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Belgium: A comparative study on the municipal flags

Last modified: 2005-01-22 by
Keywords: comparative study |
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Presentation of the study

The study on Belgian municipal flags summarized on this page was initially published in English by Gunnar Staack as Belgian municipal flags in Flag Data Bank [fdb] #12, July 2000. The study was later published in French as Les drapeaux communaux belges in Vexillacta [vxl] #10, December 2000.

Ivan Sache, 4 May 2002


Adoption of the flags

The oldest Belgian municipal flag used at sea is the horizontally divided red-yellow flag of Ostende. Several other big cities have used a flag based on their arms for years, e.g. Antwerp, Brussels, Bruges, Ghent, Arlon, Namur, Hasselt, Mons and Liège.

The number of Belgian municipalities was reduced from 2,359 to 596 in 1977, and finally to 589 in 1983. According to the new Belgian Constitution adopted in 1994, the Communities are in charge of the adoption of the municipal flags.

On 28 January 1977, the Flemish Cultural Council prescribed by Decree the adoption rules for municipal flags and arms. The newly formed municipalities must use the arms and flags which they have been granted (Belgian Monitor, 7 April 1977). The Provincial Councils transfered their competency on that matter to the Flemish Government (Belgian Monitor, 4 April 1995). The arms and flags granted before the application of the Decree shall not be modified except if new facts are presented by the Municipal Councils. The Flemish Government shall approve the Municipal proposal, following the advice of the Flemish Heraldic Council, not later than three months after the proposal.

Since 6 July 1985, the Heraldry and Vexillology Council of the French Community in Belgium is in charge of the adoption rules for municipal flags, seals and arms (Belgian Monitor, 17 October 1985). Every municipality is allowed to adopt arms, a seal and a flag, but adoption is not mandatory as it is in Flanders. Article 4 of the regulation allows the use of the arms or the colours of the arms on the flag. The use of the same flag by different municipalities is forbidden. The procedure of approval of municipal flags was precised in a Decree of 8 August 1988 (Belgian Monitor, 1 November 1988). The municipalities which adopted their flag after the administrative reorganization reducing the number of municipalities are allowed to keep it. On 26 February 1991, the Government of the French Community appointed the Heraldry and Vexillology Council as consultative organism (Belgian Monitor, 7 September 1991). The Heraldry and Nobility Council kept competency only on the 19 municipalities of the Region of Brussel-Capital and the 9 municipalities of the German-speaking Community.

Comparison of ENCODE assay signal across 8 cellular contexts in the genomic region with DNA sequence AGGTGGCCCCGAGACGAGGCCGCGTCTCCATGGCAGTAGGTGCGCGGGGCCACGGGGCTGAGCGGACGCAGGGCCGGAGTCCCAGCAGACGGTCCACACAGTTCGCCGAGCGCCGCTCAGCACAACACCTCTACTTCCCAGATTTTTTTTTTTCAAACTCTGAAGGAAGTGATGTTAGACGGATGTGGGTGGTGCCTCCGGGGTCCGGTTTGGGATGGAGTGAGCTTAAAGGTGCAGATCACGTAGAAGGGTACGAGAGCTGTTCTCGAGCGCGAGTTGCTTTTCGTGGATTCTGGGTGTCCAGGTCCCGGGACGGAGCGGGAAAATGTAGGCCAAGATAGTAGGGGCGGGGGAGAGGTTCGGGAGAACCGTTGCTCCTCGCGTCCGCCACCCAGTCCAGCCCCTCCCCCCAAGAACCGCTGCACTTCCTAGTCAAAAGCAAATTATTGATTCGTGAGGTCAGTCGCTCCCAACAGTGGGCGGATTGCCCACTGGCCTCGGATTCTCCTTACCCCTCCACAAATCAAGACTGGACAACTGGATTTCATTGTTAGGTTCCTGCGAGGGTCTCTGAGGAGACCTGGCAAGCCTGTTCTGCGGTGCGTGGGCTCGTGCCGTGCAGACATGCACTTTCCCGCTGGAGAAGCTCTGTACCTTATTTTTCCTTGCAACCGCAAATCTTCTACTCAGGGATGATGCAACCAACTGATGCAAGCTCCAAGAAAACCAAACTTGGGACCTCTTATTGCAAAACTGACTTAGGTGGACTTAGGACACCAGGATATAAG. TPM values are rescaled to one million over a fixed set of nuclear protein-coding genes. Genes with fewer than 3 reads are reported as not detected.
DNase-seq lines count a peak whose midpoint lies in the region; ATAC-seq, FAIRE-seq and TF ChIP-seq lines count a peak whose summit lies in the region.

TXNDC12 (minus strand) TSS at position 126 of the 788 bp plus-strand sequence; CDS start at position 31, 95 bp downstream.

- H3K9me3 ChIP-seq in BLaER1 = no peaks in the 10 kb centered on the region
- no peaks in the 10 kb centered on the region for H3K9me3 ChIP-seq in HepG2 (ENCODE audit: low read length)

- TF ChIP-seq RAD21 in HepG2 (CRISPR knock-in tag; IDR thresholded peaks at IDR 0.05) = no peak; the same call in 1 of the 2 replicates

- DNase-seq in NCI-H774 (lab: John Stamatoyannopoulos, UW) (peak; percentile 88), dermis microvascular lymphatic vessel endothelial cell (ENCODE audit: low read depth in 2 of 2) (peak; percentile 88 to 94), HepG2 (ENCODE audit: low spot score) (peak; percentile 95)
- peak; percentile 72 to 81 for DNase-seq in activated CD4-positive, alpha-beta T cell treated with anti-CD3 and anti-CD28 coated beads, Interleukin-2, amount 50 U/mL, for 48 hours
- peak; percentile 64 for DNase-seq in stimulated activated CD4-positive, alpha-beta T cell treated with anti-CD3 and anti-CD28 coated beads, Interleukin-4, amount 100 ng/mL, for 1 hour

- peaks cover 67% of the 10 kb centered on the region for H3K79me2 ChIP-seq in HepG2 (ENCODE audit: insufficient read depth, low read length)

[Chart of adoption dates for flags]by Ivan Sache, after Gunnar Staack's data

The process of adoption of flag by the Flemish municipalities started in 1976 and was completed on 25 June 1996. The process was not linear but most of the flags were adopted before 1990.

The adoption process started later in the French Commnity and is not completed yet. No flag has been approved yet either in the Region of Brussel-Capital or in the German-speaking Community.

Ivan Sache, 4 May 2002


Colours used on the flags

[Colours used on the flags]by Ivan Sache, after Gunnar Staack's data

The analysis of 361 flags officially adopted shows that the most popular colours are red, yellow and white.

[Combinations of colours]by Ivan Sache, after Gunnar Staack's data

More than two-thirds (264) of these flags are bicolor. All possible combinations of the six main colours are used, except blue-green.

[Distribution of tricolor flags]by Ivan Sache, after Gunnar Staack's data

Seventy-seven flags are tricolor.

Eighteen flags are quadricolor:

There are only three pentacolor flags:

Ivan Sache, 4 May 2002


Geometrical patterns of the flags

The geometrical pattern of the flag was analyzed following the system designed by Maria-José Sastre y Arribas (Flag Data Bank [fdb] #7, p. 8). The patterns of the field were divided in eight classes:

This classification seems to be adequate since only 7% of the flags are placed in the H class.

[Patterns of the flag]by Ivan Sache, after a figure by Gunnar Staack

The most common pattern is horizontally divided without any charge, There is a great variety of charges placed on the flags. The four dominating ones are the lion, the fleur-de-lys, the star and the rose, which represent more than one third of the charges. Unsurprisingly, the lion appears on 34 municipal flags, and 20 of these lions being the lion of Brabant.

Ivan Sache, 4 May 2002

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